Finally for today, another phrase that seems a bit irregular is when saying 'I'm washing the dishes' - I've seen it in 'Speaking Our Language' as 'Tha mise a’ nighe na soithichean', but following grammar rules shouldn't it be Tha mi a’ nighe na soithichean'. Can 'mise' be used with verbs instead of 'mi', or is 'washing the dishes' just a bit of an irregular phrase?

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Some discrepancies between Learn Gaelic and Faclair dictionary for certain verbs, which is correct?

Unread postby akerbeltz » Thu Oct 19, 2017 5:58 pm

Sorry, I meant to type 'Dè ur beachd' and 'Dè do beachd'. What's the difference between these 2 forms anyway, with 'ur' and 'do'? I know it's something to do with plural/polite forms I think, but which is which?

Read this

Also, presumably these questions mean 'what do you think?', but how about if I want to say 'what do you think about...? or 'what do you think of...?', does Gaelic have words for 'about' and 'of' in this instance?

air or mu dhèidhinn, you'll probably hear mu dhèidhinn more these days than air

Ok so for 'what do you think about (this city, this book, this food etc)?' I use 'Dè ur/do beachd...', and it's incorrect to use smaoineachadh/smuaineachadh/smaointeachadh?

I would use dè do bheachd air a' ghuga seo but you'll probably hear dè tha thu a' smaoineachadh mun ghuga seo as well?

How would 'dè ur/do beachd' be put into the first person form, i.e. 'I think that...(this book is interesting)' etc?

Esshhh ... that doesn't work. You CAN say something like 's e mo bheachd gu bheil an guga seo tioram but that's very emphatically stating that YOUR opionion is... In idiomatic Gaelic, when English folk go I think that... you have to say saoilidh mi gu bheil... Yes, it's a future tense, it's just one of those things :)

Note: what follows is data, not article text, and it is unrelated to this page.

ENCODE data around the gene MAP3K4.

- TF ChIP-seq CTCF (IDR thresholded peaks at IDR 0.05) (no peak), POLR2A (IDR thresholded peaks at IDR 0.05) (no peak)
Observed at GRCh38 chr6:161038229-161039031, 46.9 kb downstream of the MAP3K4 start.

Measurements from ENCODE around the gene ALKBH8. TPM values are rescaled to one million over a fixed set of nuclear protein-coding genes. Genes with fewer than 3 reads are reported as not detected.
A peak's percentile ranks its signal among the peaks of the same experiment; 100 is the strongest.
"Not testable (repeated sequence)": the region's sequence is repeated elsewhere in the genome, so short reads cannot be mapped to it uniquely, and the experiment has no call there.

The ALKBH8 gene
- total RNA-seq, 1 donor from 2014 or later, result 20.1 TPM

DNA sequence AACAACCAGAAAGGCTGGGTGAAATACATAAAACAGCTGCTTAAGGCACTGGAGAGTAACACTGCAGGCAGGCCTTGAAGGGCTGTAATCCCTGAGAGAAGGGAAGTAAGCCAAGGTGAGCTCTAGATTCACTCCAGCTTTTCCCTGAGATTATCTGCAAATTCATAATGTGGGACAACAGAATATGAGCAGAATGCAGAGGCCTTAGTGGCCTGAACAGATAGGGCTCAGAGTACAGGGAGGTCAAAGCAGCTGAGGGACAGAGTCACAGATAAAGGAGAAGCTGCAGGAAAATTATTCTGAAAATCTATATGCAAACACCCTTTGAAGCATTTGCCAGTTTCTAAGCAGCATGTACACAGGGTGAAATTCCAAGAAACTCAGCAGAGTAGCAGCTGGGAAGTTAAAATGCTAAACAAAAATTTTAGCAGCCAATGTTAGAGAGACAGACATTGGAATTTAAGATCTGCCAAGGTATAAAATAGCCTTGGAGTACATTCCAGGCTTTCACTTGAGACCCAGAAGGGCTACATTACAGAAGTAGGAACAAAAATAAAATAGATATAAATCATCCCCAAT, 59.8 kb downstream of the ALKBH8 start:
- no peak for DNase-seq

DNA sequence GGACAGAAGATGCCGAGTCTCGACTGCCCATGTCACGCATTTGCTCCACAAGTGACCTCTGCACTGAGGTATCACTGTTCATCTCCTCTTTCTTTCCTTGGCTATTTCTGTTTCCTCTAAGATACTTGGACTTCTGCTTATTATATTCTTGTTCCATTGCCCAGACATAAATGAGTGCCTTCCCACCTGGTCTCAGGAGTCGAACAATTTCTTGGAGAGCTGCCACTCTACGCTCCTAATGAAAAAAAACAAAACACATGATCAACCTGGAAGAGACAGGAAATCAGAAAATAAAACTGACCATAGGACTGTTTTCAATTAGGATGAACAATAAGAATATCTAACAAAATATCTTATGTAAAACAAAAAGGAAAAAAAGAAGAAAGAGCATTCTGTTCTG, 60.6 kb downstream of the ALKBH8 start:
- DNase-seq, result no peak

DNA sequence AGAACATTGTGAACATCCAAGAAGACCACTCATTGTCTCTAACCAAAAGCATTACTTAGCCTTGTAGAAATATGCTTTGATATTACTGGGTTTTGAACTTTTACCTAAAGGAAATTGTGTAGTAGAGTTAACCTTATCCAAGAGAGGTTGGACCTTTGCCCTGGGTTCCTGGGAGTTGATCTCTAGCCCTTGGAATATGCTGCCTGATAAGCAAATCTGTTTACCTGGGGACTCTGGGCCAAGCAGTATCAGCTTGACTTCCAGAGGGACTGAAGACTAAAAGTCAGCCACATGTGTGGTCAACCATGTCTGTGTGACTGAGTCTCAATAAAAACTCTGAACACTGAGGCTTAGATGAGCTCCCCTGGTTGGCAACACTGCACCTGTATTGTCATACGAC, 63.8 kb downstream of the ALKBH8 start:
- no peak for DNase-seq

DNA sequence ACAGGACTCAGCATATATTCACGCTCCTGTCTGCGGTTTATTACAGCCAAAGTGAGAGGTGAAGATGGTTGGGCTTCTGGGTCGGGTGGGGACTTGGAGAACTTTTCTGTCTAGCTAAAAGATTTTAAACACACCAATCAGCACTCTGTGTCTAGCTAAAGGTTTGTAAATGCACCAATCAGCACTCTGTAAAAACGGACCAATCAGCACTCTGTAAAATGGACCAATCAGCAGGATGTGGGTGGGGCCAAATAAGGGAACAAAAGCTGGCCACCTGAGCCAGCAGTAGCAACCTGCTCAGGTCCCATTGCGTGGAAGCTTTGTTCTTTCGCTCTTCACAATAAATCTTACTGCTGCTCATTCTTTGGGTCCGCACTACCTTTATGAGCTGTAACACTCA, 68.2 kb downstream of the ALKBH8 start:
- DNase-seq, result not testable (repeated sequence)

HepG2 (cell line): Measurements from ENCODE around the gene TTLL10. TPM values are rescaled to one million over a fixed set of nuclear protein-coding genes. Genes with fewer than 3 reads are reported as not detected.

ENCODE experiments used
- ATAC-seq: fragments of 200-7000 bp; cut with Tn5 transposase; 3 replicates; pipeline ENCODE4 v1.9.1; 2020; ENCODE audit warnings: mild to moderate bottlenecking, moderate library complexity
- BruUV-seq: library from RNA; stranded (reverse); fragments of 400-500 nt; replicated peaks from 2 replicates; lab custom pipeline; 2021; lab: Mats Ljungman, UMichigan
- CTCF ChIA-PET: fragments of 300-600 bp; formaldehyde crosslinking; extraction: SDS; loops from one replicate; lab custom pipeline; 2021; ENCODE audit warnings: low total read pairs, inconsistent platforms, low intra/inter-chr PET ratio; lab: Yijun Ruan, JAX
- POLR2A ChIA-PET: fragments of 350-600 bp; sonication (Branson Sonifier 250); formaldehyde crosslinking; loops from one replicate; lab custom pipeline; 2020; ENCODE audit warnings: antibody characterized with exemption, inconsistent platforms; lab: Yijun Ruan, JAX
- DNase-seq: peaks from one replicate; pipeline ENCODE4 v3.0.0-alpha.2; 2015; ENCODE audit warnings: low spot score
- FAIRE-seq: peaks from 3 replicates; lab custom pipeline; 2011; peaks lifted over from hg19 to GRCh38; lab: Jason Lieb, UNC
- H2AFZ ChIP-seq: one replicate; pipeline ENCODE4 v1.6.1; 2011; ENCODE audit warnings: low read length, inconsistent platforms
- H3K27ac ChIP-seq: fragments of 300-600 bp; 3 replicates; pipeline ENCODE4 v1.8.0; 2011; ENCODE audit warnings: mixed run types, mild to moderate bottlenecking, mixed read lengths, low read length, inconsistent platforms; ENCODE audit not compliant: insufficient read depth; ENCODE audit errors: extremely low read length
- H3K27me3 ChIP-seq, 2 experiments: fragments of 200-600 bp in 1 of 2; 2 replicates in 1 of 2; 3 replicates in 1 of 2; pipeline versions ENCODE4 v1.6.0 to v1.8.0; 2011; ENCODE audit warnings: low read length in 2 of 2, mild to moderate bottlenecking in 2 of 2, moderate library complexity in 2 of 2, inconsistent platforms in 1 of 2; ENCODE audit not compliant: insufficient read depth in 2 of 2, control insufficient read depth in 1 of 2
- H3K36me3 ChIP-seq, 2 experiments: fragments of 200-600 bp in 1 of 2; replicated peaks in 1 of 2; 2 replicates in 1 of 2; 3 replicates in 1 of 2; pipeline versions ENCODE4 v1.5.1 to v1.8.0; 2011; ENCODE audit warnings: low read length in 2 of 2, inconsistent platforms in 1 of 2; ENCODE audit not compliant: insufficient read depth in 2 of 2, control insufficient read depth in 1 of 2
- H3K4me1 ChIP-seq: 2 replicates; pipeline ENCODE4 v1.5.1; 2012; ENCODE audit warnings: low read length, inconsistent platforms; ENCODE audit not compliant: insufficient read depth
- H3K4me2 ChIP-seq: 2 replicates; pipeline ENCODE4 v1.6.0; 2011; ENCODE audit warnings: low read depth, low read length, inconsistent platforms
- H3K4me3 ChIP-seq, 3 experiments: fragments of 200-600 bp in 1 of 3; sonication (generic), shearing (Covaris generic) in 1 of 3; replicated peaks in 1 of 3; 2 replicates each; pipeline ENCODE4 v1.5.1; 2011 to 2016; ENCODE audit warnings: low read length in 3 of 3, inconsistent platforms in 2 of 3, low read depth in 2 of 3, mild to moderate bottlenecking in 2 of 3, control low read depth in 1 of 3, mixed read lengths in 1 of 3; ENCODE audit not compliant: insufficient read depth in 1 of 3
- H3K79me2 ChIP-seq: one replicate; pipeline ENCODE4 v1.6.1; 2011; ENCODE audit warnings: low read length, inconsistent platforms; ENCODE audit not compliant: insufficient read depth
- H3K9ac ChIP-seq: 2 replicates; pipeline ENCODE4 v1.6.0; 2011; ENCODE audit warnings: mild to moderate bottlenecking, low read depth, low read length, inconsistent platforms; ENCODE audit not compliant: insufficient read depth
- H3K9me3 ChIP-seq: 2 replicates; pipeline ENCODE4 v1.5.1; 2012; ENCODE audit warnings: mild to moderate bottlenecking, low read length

Ok, so is it possible to use 'airson' when requesting food and drinks, e.g. 'Tha mi airson cupa cofaidh' or 'Dè tha sibh ag airson?' etc, and what about using 'iarraidh' followed by another verb, eg 'Tha mi ag iarraidh Maighstir MacCaluim fhaicinn', 'tha mi ag iarraidh bruidhinn riut' or 'Tha mi ag iarraidh ithe' etc?


Tha mi airson cupa cofaidh works. Dè tha sibh ag airson not, that's not grammatical, airson is not a verbal noun. You can say dè tha sibh air a shon but I don't think I've ever heard that in the context of what would you like to eat/drink. Your other example are ok.

Finally for today, another phrase that seems a bit irregular is when saying 'I'm washing the dishes' - I've seen it in 'Speaking Our Language' as 'Tha mise a’ nighe na soithichean', but following grammar rules shouldn't it be Tha mi a’ nighe na soithichean'. Can 'mise' be used with verbs instead of 'mi', or is 'washing the dishes' just a bit of an irregular phrase?

They're just emphatic pronouns. Check out this page, it's not specifically about the pronouns but they get mentioned.

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Some discrepancies between Learn Gaelic and Faclair dictionary for certain verbs, which is correct?

Unread postby GunChleoc » Sat Oct 21, 2017 1:03 pm

For drinks, people usually ask "Dè ghabhas tu/sibh?" Then you can say "Gabhaidh mi cupa cofaidh"
Oileanach chànan chuthachail
Na dealbhan agam